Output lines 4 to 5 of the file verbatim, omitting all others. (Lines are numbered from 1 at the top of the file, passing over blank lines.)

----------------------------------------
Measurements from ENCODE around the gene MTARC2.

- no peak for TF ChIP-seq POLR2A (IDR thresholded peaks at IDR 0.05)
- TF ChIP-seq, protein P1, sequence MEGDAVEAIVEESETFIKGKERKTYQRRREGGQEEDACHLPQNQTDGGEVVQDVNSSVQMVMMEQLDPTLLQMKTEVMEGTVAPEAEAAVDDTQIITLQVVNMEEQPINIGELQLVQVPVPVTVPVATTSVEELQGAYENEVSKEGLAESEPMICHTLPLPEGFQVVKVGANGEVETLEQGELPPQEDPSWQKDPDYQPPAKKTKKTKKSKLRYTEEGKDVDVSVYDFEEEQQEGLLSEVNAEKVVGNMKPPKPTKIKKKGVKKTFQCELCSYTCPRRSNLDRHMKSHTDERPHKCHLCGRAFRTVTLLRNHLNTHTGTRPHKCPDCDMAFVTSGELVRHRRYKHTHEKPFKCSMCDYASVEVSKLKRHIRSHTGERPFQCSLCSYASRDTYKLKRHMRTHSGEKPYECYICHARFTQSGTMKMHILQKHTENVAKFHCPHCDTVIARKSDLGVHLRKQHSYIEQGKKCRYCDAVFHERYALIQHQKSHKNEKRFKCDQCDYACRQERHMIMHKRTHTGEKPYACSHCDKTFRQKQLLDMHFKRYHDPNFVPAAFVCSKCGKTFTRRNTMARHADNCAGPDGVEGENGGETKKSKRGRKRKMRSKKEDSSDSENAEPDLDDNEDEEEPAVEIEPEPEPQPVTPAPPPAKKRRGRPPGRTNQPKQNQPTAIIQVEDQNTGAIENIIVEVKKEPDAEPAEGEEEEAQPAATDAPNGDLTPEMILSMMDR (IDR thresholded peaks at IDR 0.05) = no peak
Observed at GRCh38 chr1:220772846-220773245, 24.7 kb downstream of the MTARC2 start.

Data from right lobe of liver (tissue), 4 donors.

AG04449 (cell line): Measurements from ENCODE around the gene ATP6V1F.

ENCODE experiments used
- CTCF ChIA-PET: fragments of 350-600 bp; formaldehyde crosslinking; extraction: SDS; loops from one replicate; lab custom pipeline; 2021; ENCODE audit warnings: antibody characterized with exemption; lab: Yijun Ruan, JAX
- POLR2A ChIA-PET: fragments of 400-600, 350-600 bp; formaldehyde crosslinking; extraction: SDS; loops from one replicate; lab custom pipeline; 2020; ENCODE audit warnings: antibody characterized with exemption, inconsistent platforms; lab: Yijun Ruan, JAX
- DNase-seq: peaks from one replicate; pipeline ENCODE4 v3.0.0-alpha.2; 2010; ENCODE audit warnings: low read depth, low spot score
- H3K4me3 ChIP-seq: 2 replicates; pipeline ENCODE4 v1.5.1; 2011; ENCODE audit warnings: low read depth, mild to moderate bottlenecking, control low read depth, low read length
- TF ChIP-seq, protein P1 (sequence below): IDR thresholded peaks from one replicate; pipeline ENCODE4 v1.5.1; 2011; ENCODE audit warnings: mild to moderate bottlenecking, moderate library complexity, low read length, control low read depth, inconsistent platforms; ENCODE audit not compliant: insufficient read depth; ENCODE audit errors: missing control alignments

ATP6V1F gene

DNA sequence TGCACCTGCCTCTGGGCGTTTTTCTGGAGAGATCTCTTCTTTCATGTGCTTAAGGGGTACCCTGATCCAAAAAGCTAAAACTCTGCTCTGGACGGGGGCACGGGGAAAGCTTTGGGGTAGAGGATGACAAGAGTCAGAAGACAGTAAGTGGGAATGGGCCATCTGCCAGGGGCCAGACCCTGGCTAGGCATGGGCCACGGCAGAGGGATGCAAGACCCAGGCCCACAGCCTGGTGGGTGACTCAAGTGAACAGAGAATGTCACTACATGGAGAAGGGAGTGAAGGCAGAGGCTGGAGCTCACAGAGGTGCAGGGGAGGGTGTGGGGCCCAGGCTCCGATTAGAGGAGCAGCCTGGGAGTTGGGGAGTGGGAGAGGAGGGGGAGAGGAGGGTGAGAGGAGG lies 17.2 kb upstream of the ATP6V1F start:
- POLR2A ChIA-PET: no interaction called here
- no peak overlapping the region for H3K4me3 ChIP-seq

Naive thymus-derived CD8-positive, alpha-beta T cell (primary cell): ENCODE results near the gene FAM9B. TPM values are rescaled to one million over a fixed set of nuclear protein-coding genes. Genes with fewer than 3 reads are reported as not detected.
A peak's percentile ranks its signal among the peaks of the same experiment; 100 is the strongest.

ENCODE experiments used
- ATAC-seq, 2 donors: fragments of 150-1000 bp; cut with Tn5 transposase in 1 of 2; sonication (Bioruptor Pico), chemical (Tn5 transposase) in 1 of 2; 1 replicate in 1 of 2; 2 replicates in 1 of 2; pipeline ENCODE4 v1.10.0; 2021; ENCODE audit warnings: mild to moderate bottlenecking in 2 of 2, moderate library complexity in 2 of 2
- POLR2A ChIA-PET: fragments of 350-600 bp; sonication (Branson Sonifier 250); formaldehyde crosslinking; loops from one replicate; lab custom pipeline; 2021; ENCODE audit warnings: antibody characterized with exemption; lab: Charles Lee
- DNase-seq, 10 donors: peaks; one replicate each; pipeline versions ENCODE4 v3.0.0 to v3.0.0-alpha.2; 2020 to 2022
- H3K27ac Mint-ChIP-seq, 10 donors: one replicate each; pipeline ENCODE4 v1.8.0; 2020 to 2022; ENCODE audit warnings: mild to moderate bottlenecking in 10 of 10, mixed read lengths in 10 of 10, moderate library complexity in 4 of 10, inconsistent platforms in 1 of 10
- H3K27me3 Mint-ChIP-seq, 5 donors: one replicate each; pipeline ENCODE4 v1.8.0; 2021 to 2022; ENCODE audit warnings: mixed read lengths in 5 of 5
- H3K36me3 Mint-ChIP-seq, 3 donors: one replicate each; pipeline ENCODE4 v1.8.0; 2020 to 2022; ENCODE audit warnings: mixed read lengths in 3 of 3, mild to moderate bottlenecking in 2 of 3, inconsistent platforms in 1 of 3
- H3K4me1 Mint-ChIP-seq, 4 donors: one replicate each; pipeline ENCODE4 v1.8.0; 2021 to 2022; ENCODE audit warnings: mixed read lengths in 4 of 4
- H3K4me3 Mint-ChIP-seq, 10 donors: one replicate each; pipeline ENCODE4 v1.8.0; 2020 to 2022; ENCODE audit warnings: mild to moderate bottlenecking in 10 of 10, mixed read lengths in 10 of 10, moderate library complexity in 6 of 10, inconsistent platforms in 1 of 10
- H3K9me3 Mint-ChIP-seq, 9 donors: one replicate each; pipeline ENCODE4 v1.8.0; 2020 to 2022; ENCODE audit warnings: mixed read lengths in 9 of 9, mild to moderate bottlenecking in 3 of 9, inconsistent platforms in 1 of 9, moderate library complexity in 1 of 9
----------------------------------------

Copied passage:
Observed at GRCh38 chr1:220772846-220773245, 24.7 kb downstream of the MTARC2 start.

Data from right lobe of liver (tissue), 4 donors.